Cuba Loosens State Monopoly on Food Sales Amid Crisis

Communist-run Cuba will allow farmers, private traders and food processors to engage in direct wholesale and retail trade, as long as farmers meet government contracts, state media reported Friday.
 
The government will also loosen some price controls and delegate others to local officials’ discretion.
 
The measures do away with the state’s monopoly on produce distribution and sales and are part of a series of policy changes in the sector approved by the Council of Ministers amidst a growing food crisis.
 
Similar market-oriented reforms were adopted by the Communist Party a decade ago after a lengthy popular discussion, then reversed in 2016 with little explanation.
 
Fierce U.S. sanctions led to a dramatic drop in imports of fuel, fertilizer and other agricultural inputs in 2019 and the coronavirus pandemic has further cut into foreign exchange earnings needed to import food and production inputs.
 
Foreign and local experts expect economic growth to decline about 8% this year and trade by 30%.
 
The country imports more than 60% of the food it consumes and a large percentage of agricultural inputs such as fuel, machinery, fertilizer, pesticides and animal feed.
 
Production has stagnated in recent years and it declined dramatically in 2020, though the government has yet to publish any data this year.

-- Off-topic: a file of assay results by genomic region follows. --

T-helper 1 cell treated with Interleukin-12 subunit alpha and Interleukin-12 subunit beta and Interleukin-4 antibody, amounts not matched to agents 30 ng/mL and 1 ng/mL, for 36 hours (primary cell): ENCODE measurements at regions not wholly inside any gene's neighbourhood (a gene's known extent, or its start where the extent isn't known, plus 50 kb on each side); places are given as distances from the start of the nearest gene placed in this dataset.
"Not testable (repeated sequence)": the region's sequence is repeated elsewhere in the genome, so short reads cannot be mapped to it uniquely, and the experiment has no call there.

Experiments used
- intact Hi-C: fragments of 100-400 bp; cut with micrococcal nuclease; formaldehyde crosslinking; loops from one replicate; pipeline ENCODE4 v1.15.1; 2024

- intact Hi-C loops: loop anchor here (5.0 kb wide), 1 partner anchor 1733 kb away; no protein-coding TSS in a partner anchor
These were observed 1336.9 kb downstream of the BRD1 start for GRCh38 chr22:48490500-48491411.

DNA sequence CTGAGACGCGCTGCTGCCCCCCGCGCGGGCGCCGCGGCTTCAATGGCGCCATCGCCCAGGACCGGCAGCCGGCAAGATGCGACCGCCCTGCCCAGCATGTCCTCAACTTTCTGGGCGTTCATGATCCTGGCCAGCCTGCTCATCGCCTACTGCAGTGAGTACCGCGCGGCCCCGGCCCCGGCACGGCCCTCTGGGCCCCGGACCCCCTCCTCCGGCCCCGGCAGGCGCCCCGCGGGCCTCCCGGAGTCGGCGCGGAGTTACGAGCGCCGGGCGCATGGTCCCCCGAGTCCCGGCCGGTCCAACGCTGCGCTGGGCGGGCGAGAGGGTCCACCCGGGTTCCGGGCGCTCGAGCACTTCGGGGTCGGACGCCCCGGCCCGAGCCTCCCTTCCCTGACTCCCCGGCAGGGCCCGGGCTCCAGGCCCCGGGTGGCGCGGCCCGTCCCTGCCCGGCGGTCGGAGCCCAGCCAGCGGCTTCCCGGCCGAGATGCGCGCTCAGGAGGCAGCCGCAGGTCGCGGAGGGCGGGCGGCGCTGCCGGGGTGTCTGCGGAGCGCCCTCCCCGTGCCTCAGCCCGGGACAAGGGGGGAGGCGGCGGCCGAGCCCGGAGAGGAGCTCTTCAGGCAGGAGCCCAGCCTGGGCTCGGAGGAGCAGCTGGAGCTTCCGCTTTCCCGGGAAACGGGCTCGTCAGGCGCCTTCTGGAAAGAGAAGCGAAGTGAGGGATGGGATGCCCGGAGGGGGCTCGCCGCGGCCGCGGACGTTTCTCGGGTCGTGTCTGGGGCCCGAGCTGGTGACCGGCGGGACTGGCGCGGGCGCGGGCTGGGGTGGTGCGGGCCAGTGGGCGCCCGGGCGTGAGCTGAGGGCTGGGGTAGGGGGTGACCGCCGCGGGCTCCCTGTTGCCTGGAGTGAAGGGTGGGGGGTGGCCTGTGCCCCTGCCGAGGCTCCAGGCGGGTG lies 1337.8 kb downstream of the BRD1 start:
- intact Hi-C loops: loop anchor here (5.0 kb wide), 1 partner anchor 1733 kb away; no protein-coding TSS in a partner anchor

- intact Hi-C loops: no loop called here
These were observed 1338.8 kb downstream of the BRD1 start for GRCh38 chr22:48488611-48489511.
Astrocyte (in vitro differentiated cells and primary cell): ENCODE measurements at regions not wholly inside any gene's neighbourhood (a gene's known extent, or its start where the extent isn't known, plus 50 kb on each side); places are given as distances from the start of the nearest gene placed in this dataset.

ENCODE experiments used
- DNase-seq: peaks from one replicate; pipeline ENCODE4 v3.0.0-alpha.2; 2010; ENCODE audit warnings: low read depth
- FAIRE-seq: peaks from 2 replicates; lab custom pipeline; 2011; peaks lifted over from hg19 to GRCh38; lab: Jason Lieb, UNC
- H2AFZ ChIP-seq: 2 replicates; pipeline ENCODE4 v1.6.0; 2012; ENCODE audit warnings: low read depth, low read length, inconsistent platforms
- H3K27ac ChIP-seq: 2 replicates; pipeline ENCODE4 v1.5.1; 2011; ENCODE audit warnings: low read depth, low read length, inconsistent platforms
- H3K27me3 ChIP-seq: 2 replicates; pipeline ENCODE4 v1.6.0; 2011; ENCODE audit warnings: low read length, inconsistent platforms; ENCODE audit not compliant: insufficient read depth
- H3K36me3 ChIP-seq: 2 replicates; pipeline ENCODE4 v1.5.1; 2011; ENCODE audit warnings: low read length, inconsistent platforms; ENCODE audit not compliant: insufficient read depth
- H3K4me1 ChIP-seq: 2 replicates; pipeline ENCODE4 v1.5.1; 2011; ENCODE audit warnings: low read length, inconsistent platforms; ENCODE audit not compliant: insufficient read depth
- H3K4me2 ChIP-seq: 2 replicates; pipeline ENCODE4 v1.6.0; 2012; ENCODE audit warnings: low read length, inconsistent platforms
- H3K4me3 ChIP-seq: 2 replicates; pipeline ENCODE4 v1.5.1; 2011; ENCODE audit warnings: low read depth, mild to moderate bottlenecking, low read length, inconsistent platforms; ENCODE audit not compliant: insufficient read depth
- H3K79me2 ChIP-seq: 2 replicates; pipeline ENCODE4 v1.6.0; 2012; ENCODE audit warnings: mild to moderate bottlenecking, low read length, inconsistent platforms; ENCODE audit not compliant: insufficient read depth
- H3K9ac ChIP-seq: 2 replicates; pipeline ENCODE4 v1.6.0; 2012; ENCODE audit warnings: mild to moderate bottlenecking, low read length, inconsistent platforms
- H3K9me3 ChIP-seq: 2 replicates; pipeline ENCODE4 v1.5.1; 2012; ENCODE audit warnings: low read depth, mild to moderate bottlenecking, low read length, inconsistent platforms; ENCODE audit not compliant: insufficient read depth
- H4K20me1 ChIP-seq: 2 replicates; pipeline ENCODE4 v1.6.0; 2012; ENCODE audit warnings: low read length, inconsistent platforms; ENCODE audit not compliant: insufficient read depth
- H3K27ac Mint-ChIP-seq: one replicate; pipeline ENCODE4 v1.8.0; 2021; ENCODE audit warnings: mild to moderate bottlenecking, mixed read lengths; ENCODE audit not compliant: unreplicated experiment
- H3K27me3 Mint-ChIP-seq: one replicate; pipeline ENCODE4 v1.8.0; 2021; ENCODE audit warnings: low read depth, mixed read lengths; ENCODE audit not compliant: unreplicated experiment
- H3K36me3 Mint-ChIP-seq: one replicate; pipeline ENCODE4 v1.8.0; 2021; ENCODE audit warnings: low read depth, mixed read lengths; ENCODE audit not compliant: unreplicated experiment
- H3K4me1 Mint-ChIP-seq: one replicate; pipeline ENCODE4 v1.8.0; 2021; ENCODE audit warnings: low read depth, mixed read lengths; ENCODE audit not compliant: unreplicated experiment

“In order to guarantee the 30 pounds per capita per month of produce, the country needs some 154,000 tons of agricultural products, be they roots, vegetables or fruits,” Agriculture Minister Rodriguez Rollero said Thursday night on state television upon announcing the measures.
 
“This month we have 100,000 tons,” he said.
 
Produce markets are often poorly stocked and have long lines, as do supermarkets and other food outlets.
 
Viandas, types of starchy vegetables, reached a ceiling of 2.8 million tons in 2016 and 2017, mainly on account of bananas, and then they began to decrease through last year, state media commentator Ariel Terrero recently said during one of his weekly television programs.
 
“And vegetables stagnated at a peak of 2.5 million tons harvested six years ago,” he said. 

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